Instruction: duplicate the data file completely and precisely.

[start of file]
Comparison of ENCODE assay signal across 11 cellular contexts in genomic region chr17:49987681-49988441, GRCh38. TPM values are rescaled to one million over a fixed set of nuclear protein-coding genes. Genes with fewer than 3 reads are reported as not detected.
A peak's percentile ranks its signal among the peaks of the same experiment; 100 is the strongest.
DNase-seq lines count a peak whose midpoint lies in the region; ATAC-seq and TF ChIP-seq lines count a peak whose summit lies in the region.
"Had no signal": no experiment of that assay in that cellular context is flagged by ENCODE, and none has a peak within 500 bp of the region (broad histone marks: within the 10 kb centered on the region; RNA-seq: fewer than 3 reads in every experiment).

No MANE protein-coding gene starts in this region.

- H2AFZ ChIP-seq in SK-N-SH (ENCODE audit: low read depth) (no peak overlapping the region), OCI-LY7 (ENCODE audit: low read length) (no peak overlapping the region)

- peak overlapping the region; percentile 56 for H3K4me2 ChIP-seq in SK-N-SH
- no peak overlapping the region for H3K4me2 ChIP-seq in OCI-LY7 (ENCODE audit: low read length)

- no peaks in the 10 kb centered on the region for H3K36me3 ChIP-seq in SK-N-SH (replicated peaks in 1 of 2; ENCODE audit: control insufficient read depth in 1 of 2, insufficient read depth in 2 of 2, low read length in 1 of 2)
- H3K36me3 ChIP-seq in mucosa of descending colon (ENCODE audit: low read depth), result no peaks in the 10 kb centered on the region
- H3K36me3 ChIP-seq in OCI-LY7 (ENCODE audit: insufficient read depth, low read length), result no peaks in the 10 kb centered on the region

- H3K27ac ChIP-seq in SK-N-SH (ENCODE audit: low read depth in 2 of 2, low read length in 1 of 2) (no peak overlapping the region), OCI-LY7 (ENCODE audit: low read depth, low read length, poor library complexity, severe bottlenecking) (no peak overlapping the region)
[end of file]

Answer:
Comparison of ENCODE assay signal across 11 cellular contexts in genomic region chr17:49987681-49988441, GRCh38. TPM values are rescaled to one million over a fixed set of nuclear protein-coding genes. Genes with fewer than 3 reads are reported as not detected.
A peak's percentile ranks its signal among the peaks of the same experiment; 100 is the strongest.
DNase-seq lines count a peak whose midpoint lies in the region; ATAC-seq and TF ChIP-seq lines count a peak whose summit lies in the region.
"Had no signal": no experiment of that assay in that cellular context is flagged by ENCODE, and none has a peak within 500 bp of the region (broad histone marks: within the 10 kb centered on the region; RNA-seq: fewer than 3 reads in every experiment).

No MANE protein-coding gene starts in this region.

- H2AFZ ChIP-seq in SK-N-SH (ENCODE audit: low read depth) (no peak overlapping the region), OCI-LY7 (ENCODE audit: low read length) (no peak overlapping the region)

- peak overlapping the region; percentile 56 for H3K4me2 ChIP-seq in SK-N-SH
- no peak overlapping the region for H3K4me2 ChIP-seq in OCI-LY7 (ENCODE audit: low read length)

- no peaks in the 10 kb centered on the region for H3K36me3 ChIP-seq in SK-N-SH (replicated peaks in 1 of 2; ENCODE audit: control insufficient read depth in 1 of 2, insufficient read depth in 2 of 2, low read length in 1 of 2)
- H3K36me3 ChIP-seq in mucosa of descending colon (ENCODE audit: low read depth), result no peaks in the 10 kb centered on the region
- H3K36me3 ChIP-seq in OCI-LY7 (ENCODE audit: insufficient read depth, low read length), result no peaks in the 10 kb centered on the region

- H3K27ac ChIP-seq in SK-N-SH (ENCODE audit: low read depth in 2 of 2, low read length in 1 of 2) (no peak overlapping the region), OCI-LY7 (ENCODE audit: low read depth, low read length, poor library complexity, severe bottlenecking) (no peak overlapping the region)